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How a honey bee colony mustered additional labor for the task of pollen foraging

Publication Date
DOI: 10.1051/apido:2002026
  • [Sdv:Ba:Zi] Life Sciences/Animal Biology/Invertebrate Zoology
  • [Sdv:Ba:Zi] Sciences Du Vivant/Biologie Animale/Zoologie Des Invertébrés
  • [Sdv:Bid] Life Sciences/Biodiversity
  • [Sdv:Bid] Sciences Du Vivant/Biodiversité
  • [Sdv:Ee] Life Sciences/Ecology
  • Environment
  • [Sdv:Ee] Sciences Du Vivant/Ecologie
  • Environnement
  • [Sdv:Sa:Spa] Life Sciences/Agricultural Sciences/Animal Production Studies
  • [Sdv:Sa:Spa] Sciences Du Vivant/Sciences Agricoles/Science Des Productions Animales
  • Foraging
  • Pollen Collection
  • Recruitment
  • Task Switching
  • Work Tempo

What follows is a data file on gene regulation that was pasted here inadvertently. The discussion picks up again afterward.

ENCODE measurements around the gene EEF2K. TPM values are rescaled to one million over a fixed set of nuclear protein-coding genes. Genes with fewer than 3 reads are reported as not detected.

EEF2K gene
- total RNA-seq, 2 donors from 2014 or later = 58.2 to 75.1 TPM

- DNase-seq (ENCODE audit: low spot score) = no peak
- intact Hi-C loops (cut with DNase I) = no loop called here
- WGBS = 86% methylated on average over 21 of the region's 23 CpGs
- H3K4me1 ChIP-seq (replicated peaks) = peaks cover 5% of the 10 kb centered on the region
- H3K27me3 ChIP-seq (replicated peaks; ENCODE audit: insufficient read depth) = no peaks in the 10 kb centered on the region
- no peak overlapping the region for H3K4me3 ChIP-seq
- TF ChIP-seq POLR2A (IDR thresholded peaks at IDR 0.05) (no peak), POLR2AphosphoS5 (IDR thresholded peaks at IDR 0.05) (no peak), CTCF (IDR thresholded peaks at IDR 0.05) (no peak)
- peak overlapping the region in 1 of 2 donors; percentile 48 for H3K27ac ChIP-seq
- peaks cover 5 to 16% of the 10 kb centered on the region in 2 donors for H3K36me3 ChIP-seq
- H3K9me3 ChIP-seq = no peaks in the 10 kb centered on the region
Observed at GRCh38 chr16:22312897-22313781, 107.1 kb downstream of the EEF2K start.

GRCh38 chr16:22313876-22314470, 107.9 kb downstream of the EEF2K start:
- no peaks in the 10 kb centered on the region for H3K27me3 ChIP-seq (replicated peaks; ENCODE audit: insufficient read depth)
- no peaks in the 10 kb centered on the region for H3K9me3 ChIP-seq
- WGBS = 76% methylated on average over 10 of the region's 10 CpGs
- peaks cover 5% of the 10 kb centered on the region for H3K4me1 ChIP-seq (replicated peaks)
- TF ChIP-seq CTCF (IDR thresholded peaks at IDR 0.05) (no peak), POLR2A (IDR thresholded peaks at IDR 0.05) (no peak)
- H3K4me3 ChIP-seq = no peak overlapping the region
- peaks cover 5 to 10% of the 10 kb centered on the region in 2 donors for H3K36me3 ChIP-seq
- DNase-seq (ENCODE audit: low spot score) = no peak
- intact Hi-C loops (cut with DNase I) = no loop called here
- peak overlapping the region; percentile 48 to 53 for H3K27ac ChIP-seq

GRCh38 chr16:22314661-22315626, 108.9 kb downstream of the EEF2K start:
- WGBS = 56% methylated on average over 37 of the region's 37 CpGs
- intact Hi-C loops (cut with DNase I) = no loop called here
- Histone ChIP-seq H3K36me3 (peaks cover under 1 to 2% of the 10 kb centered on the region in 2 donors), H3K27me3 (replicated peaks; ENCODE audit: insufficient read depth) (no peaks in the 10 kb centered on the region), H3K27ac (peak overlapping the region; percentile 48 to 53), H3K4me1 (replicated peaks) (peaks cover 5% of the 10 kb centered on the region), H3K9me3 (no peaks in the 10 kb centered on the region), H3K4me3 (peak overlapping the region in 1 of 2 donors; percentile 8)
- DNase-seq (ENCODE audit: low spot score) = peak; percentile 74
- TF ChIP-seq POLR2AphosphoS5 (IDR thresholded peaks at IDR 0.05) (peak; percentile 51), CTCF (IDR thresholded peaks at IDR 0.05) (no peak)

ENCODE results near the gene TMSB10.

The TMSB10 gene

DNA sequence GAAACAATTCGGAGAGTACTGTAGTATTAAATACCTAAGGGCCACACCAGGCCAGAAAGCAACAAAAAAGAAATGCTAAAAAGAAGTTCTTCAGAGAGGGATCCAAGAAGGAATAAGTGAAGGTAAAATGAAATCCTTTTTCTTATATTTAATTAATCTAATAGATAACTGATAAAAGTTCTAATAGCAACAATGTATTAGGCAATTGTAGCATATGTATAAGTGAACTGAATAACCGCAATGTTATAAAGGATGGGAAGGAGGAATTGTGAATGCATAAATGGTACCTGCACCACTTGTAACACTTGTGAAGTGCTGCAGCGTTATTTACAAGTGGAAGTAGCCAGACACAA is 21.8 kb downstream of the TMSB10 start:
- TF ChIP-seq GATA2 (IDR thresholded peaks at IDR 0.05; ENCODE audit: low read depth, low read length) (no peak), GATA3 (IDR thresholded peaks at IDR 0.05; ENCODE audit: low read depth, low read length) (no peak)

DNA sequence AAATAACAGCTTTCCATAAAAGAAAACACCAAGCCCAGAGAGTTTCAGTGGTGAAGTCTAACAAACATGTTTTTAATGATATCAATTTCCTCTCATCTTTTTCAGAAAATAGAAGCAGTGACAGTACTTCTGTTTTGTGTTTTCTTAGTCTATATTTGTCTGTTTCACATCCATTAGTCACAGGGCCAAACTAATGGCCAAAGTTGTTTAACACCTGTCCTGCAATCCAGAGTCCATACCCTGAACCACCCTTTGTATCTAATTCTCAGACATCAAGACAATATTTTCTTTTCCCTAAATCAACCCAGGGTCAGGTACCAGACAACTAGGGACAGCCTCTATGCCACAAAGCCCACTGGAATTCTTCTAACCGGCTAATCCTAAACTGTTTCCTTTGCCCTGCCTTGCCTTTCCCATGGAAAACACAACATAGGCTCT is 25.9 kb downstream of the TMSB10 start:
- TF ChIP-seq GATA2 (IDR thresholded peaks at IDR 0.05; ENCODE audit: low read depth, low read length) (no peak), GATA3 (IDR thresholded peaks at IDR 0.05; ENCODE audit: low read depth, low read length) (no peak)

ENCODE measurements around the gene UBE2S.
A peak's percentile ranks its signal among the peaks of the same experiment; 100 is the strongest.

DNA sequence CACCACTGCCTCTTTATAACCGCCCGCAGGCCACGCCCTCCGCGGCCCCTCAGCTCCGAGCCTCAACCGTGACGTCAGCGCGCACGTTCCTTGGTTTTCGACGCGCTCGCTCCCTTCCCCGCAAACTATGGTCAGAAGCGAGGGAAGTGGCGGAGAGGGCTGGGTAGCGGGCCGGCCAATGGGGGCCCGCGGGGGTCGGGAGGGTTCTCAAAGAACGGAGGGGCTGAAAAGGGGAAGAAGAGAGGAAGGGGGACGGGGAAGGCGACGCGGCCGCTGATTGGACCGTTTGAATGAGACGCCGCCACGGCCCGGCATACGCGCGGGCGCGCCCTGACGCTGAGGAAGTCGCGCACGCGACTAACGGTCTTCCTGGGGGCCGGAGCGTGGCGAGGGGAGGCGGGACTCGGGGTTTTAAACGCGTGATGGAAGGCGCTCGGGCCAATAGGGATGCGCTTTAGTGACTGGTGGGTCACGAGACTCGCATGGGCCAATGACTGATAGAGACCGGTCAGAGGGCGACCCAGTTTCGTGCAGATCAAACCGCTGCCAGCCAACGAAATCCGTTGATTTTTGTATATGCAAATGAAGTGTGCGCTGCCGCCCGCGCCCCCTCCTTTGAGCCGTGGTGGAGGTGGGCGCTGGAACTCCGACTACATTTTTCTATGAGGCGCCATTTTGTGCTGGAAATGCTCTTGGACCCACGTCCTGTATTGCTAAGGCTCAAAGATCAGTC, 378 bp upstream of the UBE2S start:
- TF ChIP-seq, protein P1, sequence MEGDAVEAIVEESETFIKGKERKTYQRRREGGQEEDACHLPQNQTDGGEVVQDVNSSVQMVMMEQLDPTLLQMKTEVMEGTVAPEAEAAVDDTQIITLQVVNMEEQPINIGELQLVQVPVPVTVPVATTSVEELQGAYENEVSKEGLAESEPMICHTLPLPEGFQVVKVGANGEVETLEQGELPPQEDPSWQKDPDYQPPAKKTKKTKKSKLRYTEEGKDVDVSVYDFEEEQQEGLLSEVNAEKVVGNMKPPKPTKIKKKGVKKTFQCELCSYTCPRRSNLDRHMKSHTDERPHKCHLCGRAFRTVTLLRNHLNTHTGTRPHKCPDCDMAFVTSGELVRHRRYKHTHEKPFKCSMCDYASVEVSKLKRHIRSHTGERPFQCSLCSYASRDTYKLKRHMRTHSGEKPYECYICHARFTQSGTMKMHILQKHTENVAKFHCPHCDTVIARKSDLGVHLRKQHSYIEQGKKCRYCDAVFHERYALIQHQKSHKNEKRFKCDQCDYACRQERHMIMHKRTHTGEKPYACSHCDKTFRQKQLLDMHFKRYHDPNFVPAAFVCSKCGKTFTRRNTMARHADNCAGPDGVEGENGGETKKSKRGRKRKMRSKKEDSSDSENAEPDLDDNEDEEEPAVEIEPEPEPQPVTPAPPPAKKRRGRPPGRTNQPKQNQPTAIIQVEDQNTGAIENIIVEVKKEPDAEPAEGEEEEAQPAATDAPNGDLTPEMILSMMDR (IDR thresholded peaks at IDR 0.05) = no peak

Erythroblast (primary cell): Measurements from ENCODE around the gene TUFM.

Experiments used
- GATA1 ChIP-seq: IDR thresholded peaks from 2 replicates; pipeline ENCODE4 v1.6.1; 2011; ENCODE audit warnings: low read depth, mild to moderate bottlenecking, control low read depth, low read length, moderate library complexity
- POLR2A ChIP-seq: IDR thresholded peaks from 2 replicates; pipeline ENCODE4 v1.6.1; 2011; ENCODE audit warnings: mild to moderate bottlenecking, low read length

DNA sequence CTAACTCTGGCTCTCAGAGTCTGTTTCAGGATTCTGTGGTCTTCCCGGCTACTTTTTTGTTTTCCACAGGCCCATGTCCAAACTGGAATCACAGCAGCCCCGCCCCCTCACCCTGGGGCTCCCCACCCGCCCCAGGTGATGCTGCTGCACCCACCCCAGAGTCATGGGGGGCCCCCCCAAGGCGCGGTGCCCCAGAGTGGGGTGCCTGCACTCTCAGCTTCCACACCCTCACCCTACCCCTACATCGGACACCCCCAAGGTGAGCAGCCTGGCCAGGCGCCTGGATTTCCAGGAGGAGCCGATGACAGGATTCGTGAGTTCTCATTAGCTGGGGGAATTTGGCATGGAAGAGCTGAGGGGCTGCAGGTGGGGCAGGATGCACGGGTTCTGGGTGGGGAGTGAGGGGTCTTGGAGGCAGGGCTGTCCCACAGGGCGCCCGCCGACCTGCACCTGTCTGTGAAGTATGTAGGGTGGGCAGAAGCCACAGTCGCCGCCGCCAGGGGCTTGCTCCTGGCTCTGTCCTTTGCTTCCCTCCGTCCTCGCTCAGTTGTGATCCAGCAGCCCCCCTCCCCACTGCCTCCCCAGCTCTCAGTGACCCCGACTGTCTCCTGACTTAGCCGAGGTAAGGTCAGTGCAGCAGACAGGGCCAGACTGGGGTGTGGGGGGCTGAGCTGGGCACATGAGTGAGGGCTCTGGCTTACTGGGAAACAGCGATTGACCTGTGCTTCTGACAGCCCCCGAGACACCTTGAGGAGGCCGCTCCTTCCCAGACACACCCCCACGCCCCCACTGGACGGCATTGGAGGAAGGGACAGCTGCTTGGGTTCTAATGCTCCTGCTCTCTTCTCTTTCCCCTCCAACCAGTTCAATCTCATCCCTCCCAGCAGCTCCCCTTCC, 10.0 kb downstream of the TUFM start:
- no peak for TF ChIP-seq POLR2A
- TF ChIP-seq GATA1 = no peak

This study examined how a honey bee colony supplied additional labor for a foraging task, pollen collection, when the demand for this task was increased. When we experimentally raised a colony's pollen need from one day to the next, we found that the colony boosted the labor devoted to pollen collecting (measured in terms of the number of pollen collection trips per day, P) by a factor of 24.8. The number of pollen foragers (N) was increased (by recruiting and task switching) by a factor of 12.4, while the number of collecting trips per pollen forager per day (T) was increased by a factor of 2.0 (note that P = N $\times$ T). The increase in number of pollen foragers was produced mostly (73%) by the recruiting of non-foragers to the task and to a smaller extent (27%) by the switching of non-pollen foragers to the task.

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